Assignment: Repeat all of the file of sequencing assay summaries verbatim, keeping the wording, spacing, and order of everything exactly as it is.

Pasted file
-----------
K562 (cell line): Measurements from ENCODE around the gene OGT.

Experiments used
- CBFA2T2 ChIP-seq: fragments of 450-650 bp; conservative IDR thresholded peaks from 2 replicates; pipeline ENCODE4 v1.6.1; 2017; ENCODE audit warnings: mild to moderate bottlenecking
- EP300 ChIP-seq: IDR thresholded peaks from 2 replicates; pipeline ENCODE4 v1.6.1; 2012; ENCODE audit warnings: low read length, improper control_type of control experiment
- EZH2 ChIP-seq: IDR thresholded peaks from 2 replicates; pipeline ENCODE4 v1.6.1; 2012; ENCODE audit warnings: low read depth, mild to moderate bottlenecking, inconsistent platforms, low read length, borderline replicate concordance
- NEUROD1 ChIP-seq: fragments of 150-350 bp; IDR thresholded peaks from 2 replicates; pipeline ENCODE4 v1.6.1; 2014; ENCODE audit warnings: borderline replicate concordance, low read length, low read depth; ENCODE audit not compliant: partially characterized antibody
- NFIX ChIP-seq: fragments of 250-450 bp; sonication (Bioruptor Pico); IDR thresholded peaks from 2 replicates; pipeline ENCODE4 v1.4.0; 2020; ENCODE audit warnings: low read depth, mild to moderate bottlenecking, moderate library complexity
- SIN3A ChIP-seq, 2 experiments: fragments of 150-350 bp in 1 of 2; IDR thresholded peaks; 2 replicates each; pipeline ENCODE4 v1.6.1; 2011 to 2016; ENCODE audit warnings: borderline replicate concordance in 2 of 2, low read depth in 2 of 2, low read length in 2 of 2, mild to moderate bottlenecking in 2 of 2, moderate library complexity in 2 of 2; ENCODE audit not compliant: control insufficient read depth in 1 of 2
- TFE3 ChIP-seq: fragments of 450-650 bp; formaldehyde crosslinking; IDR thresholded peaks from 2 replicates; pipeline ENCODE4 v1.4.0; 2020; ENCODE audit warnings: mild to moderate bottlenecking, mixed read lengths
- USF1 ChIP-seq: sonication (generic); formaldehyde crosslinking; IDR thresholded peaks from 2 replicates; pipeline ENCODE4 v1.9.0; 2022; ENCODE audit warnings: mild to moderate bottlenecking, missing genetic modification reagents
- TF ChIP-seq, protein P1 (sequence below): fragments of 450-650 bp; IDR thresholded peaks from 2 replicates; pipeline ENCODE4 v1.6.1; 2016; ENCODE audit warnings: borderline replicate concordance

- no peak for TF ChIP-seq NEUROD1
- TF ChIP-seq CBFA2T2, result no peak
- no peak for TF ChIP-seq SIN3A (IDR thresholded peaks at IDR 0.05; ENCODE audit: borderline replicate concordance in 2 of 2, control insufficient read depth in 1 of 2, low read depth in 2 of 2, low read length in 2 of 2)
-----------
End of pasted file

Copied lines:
K562 (cell line): Measurements from ENCODE around the gene OGT.

Experiments used
- CBFA2T2 ChIP-seq: fragments of 450-650 bp; conservative IDR thresholded peaks from 2 replicates; pipeline ENCODE4 v1.6.1; 2017; ENCODE audit warnings: mild to moderate bottlenecking
- EP300 ChIP-seq: IDR thresholded peaks from 2 replicates; pipeline ENCODE4 v1.6.1; 2012; ENCODE audit warnings: low read length, improper control_type of control experiment
- EZH2 ChIP-seq: IDR thresholded peaks from 2 replicates; pipeline ENCODE4 v1.6.1; 2012; ENCODE audit warnings: low read depth, mild to moderate bottlenecking, inconsistent platforms, low read length, borderline replicate concordance
- NEUROD1 ChIP-seq: fragments of 150-350 bp; IDR thresholded peaks from 2 replicates; pipeline ENCODE4 v1.6.1; 2014; ENCODE audit warnings: borderline replicate concordance, low read length, low read depth; ENCODE audit not compliant: partially characterized antibody
- NFIX ChIP-seq: fragments of 250-450 bp; sonication (Bioruptor Pico); IDR thresholded peaks from 2 replicates; pipeline ENCODE4 v1.4.0; 2020; ENCODE audit warnings: low read depth, mild to moderate bottlenecking, moderate library complexity
- SIN3A ChIP-seq, 2 experiments: fragments of 150-350 bp in 1 of 2; IDR thresholded peaks; 2 replicates each; pipeline ENCODE4 v1.6.1; 2011 to 2016; ENCODE audit warnings: borderline replicate concordance in 2 of 2, low read depth in 2 of 2, low read length in 2 of 2, mild to moderate bottlenecking in 2 of 2, moderate library complexity in 2 of 2; ENCODE audit not compliant: control insufficient read depth in 1 of 2
- TFE3 ChIP-seq: fragments of 450-650 bp; formaldehyde crosslinking; IDR thresholded peaks from 2 replicates; pipeline ENCODE4 v1.4.0; 2020; ENCODE audit warnings: mild to moderate bottlenecking, mixed read lengths
- USF1 ChIP-seq: sonication (generic); formaldehyde crosslinking; IDR thresholded peaks from 2 replicates; pipeline ENCODE4 v1.9.0; 2022; ENCODE audit warnings: mild to moderate bottlenecking, missing genetic modification reagents
- TF ChIP-seq, protein P1 (sequence below): fragments of 450-650 bp; IDR thresholded peaks from 2 replicates; pipeline ENCODE4 v1.6.1; 2016; ENCODE audit warnings: borderline replicate concordance

- no peak for TF ChIP-seq NEUROD1
- TF ChIP-seq CBFA2T2, result no peak
- no peak for TF ChIP-seq SIN3A (IDR thresholded peaks at IDR 0.05; ENCODE audit: borderline replicate concordance in 2 of 2, control insufficient read depth in 1 of 2, low read depth in 2 of 2, low read length in 2 of 2)